"Varmint" vs "Regular" Rifle in Same Caliber

Discussion in 'Firearms' started by DTrain, Aug 8, 2007.

  1. When is an actual "Varmint" rifle warranted vs a regular or sporter rifle in the same caliber, same .223 Rem? It seems the "varmint" rifles are often times much heavier due to the heavy longer barrel.

    Seems as though a sporter style rifle in .223 will put down a chuck just as fast as a varmint rifle in .223.

    Is it frequency of shots? Does the longer heavy barrel make them that much more accurate?

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  2. From what I have seen in respect to accuracy, there is no difference unless you are shooting in volume. I feel the sporter is better especially if you plan on being mobile. The only exception i guess would be prarie dogs.

  3. and you can shoot more volume without the heat affecting accuracy. The only time Ive seen this as a help has been on PD shoots out west. We dont have enough chucks to heat a barrel here...out west one can engage multiple targets for hours on end....and wear a barrel out if one gets over zealous. They are usually very accurate [not to say a sporter isnt] but generally speaking they have 26 in BBLs which give optimum velocity and accuracy.
    The down side is if you carry one they are like toting a lead weight and cumbersome. Off hand shooting is good especially if done in wind [the gun isnt swayed as much].
    Being mobile while shooting PDs I prefer a sporter instead of the HB...those are for benches.
  4. Agree with all above. A 'Varmint' rifle should include a 26" or longer heavy bbl with oversize and/or adjustable stock intended to be shot from a bipod or bench. Weight typically over 10 lbs.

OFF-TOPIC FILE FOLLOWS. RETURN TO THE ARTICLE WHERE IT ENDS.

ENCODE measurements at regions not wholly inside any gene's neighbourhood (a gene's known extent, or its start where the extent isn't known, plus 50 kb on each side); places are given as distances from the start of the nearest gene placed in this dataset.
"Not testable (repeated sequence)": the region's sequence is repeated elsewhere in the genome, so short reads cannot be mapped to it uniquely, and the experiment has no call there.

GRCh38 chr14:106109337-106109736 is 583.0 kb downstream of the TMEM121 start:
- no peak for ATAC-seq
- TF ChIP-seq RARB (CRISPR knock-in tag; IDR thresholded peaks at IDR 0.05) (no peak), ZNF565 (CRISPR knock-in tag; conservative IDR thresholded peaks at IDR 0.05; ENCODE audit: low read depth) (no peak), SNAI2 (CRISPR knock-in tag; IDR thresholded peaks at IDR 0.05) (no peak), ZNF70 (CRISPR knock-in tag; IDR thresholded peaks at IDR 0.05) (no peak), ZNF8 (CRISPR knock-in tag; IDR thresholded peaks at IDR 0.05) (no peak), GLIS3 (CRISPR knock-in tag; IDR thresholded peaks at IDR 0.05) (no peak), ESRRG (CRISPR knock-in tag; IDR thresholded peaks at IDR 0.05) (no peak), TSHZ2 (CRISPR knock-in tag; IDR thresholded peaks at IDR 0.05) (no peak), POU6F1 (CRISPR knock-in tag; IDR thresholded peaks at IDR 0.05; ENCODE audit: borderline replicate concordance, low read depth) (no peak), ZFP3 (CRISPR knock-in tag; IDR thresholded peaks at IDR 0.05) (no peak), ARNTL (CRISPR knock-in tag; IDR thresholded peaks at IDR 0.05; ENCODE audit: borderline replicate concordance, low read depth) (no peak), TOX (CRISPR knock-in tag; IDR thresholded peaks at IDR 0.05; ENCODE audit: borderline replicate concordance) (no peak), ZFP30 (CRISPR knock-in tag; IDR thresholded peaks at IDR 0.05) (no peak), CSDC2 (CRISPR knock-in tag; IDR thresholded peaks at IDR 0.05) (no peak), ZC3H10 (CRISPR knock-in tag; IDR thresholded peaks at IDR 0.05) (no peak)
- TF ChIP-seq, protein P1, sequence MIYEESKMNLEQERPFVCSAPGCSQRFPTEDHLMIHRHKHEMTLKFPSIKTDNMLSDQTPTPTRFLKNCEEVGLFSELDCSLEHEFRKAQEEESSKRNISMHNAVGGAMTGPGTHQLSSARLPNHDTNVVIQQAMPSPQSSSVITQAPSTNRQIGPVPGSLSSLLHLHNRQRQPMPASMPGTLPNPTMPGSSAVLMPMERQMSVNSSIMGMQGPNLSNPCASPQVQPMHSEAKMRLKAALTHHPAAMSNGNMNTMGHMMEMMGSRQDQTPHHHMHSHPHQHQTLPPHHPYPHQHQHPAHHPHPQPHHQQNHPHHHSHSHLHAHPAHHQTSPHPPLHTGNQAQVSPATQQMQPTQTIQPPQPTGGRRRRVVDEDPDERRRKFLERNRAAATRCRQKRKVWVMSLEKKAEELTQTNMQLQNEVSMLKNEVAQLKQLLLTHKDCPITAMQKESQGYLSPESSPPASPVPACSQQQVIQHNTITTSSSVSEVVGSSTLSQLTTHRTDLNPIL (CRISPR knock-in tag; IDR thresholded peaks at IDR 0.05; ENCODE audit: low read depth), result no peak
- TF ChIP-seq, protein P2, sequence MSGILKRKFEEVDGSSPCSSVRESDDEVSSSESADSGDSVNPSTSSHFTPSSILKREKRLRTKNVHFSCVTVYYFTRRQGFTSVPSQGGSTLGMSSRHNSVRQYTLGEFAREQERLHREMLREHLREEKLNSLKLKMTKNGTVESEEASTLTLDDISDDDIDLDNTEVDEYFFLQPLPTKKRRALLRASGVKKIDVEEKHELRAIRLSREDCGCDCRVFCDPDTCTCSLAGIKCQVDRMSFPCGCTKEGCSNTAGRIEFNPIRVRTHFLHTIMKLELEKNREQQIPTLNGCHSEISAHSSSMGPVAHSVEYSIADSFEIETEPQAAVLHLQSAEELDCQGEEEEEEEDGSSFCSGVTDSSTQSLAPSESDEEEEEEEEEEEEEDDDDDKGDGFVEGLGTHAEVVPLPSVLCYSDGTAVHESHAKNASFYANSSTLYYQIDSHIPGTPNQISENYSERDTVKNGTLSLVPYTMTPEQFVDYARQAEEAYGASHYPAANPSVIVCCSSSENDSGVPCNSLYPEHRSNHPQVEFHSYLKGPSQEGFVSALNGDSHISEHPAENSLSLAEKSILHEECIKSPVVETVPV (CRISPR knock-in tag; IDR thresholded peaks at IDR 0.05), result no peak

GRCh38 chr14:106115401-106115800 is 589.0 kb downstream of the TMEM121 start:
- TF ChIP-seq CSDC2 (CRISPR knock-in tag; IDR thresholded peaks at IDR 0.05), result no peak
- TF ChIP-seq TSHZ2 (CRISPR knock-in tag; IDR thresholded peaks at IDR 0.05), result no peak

Any rifle intended to be carried and/or shot from standard position without aid of a rest should not be called a 'Varmint' rifle.
  5. more important I think a .223 accuracy depends on the twist of the rifling
  6. Do you know what is the most accurate twist?
  7. QuakrTrakr, do you think a bull barrel is really required for MI varmint hunting?
  8. No. I bought a Remmy VSSF II in .204 mainly for PD hunting out west and coyote here. I'm taking 500+ rounds with me out there this fall. And 500 may not be enough. For Michigan, if you get 4 or 5 shots in a row I'd be amazed. Maybe at tree rats or chucks possibly.

    This is from Chuck Hawks site-
    "Heavy barrels take longer to heat-up, thus maintaining good accuracy for more shots. They are also usually more consistent in the way they vibrate as a bullet passes down their length, which is very important for good accuracy. They resist outside bending forces, like changes in forearm pressure or pressure from a sling pulling the forearm against one side of the barrel, better than light barrels. They are less sensitive to how they are bedded in the stock. Their weight (within reason) makes it easier to hold the rifle steady. For all of these reasons, heavy barrels are generally more accurate than lighter barrels."
  9. In my experience it's much easier for me to hold a heavier gun steady on a small target at any measurable distance, thus having a positive effect on my ability. I've never been in a situation where multiple shots were required (other than a range session), so I've never concerned myself with the other benefits of a heavy barrel. I have a couple heavy's and I'm alot more confident in my ability to hit with those guns. My walking around gun (.204) is a sporter weight, light and easy to carry and will shoot sub 1" @ 200...but I'd hate to think what it could do in a different platform:evil:
  10. 1:12 twists are optimal for anything as low as 40 grains and up to 60 grains.

    1:9 will get you up around the 70 grain mark, and 1:7 will get you up to 80 grains.

    one is not more accurate than the other, when shooting appropriate bullets.

    (unless you make the argument that "heavy for caliber" bullets are more accurate downrange due to the higher ballistic coefficient, thus avoiding wind drift.)

    most of your bolt guns are going to have the standard 1:12 twist. i read that H&R single shots were moving towards a 1:10 twist.

    the H&R single is one of the few i'd buy in a bull barrel. they are light enough in general to make up for the added weight of the bull barrel.

    other than that, i buy sporter barrels.

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